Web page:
I don’t know how many people are aware of this; the British Olympic Association (BOA) has a rule stating that anyone convicted of taking performance enhancing drugs is not eligible for  Olympic selection. A few weeks ago this rule was  challenged at the Court of Arbitration for Sport (CAS) with media interest  now growing. It was decided that this policy was not in line with World Anti-Doping Agency (WADA) regulations, which the BOA is also singed up to.

As you might expect this raises all sorts of issues, potentially opening up a can of worms ahead of the 2012 London Olympics. Here’s my thoughts:-

Personally, I don’t feel there is any room for cheating in sport. It should simply be about who is the fittest, strongest, most skillful athlete or team. Clearly cheating does happen in sport and takes many different forms, whether it’s using drugs, taking a dive in a football match or deliberately breaking a rule. Sometimes it is even seen as acceptable to break a rule knowing you are likely to be penalised where the penalty is judged to be the lesser of two evils. When it comes to drugs in sport however, I don’t think  many people would find this acceptable in any circumstances except for in the treatment of a genuine medical condition.

The BOA are probably the only Olympic Association to take such a stong stance and I think they should be applauded for this. After all there should be some sort of lasting sanction to act as a serious deterrent to taking drugs, right? I mean some of these athletes have come up with some quite feeble excuses for missing or failing drug tests, even when caught red handed! They are often given just a short ban and some even profit from being caught by selling their story, which just seems wrong!!

It’s also worth noting that some physical gains made using dodgy practises may well be retained on a long-term basis. So, an athlete could potentially still compete at an artificially high even when they are ‘clean’. How can that be fair?

The argument against the BOA rule is that once an athlete has served their suspension they should be free to return to full competition. They may also have been fined or lost their place on a team so have been financially penalised too.  Sometimes athletes have even been forced into early retirement or spiralled into depression or alcoholism after being caught so have paid a high price in the end. Whilst you wouldn’t wish the last two outcomes on anyone, generally I don’t have much sympathy!

It’s not always straightforward though…Take the example of skier Alain Baxterwho used a Vicks nasal spray and was stripped of the bronze he won at the 1998 Winter Olympics. In his case he used this product routinely in Britain without problem, but the American version of the inhaler contained a banned substance. He probably gained nothing from this but was banned anyway because ultimately you as an athlete are responsible for everything you put into your body. Harsh? Yes, probably.

 Cyclist David Miller was a young talented athlete. He apparently felt huge pressure to win for his team to help keep the sponsors happy and thus secure the teams future. From what I have read he was pressurised into doping to safeguard others people’s jobs. He won two world time trial titles using EPO (Erythropoietin) to artificially boost his oxygen carrying red blood cells, but took no pleasure from either victory knowing how he had achived them. Clearly he was and still is an athlete of huge ability who could have won such events without doping. Instead he lost the world titles, hundreds of thousands of pounds and his life spiralled out of control. Instead of helping him avoid such problems his team actively encouraged him to dope! He has made a successful comeback from this low point and is now a very vocal anti-doping campaigner. His new autobiography should be interesting…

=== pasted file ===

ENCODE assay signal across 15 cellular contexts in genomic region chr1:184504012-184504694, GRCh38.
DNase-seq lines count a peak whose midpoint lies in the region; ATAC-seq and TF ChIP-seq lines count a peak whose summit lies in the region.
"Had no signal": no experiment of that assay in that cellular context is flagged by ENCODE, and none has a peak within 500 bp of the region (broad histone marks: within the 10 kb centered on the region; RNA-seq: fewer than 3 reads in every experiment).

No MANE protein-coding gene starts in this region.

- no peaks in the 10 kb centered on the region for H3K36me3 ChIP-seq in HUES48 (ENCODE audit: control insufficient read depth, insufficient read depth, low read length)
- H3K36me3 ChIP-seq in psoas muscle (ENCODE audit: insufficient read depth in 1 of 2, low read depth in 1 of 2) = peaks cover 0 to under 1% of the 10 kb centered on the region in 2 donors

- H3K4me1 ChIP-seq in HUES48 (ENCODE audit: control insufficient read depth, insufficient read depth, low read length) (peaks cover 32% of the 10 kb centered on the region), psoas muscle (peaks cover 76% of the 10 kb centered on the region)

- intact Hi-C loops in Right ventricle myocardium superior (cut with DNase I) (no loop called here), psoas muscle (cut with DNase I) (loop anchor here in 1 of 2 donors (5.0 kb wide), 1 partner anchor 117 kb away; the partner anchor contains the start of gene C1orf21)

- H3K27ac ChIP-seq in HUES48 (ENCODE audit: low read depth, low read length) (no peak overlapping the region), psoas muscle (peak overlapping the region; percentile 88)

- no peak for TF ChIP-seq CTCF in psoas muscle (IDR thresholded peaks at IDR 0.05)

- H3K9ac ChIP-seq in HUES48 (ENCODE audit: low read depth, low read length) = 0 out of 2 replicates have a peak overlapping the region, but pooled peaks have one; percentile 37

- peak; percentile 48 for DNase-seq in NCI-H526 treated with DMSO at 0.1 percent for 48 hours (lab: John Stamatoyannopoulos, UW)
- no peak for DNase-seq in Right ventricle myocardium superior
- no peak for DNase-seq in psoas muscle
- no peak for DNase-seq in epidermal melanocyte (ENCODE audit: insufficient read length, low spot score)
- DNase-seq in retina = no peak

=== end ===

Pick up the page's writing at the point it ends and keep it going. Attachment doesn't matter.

So, as a result of the ruling, we could see athletes such as Miller and Dwaine Chambers (Athletics) at the London Games. Good thing or bad thing? I still think the answer should that this would be a bad thing but it’s not completely clear cut perhaps. The BOA is appealing the decision by CAS so we will see what happens.

Any thoughts?


One thought on “Drugs+Sport

  1. Gina

    I think you put both sides of the argument extremely well…..It’s a difficult one!! On one hand you can see why athletes, thier familes, sponsors, coaches, team captains etc etc are so desperate to win and gain all the accolades and ‘prizes’ that go with that. The financial gain these days in sport is such that people will do almost anything to win.
    However, as a (former) PE teacher, I firmly believe that sport should be for the masses and all people, and no matter what their ability they should have a place therein. Competition and winning has it’s place but as soon as that becomes the be all and end all of your life it changes from fun to something else. Drugs, therefore are a natural progression as it enables the athlete to simply enhance what they already have. Contrary to the belief of most of the children I have taught over the last 16 years drugs in themselves do not make you stronger, faster, fitter they simply enable you to gain extra benefit from the already grueling training already undertaken! An athlete is still an athlete drugs or no drugs?????

    I still believe in my heart that it is cheating. After all, you have done something ‘unnatural’ to your body that means you have an advantage upon others and that has to be wrong……. or is that too opinionated???

    I am all for harsh punishments and although I recognise that there are cases (such as Alain Baxter) which need careful investigation. Not sure I have helped in the argument for or against there to be honest…..I just know what I would do!!!!

    Gina x

Leave a Reply

Your email address will not be published. Required fields are marked *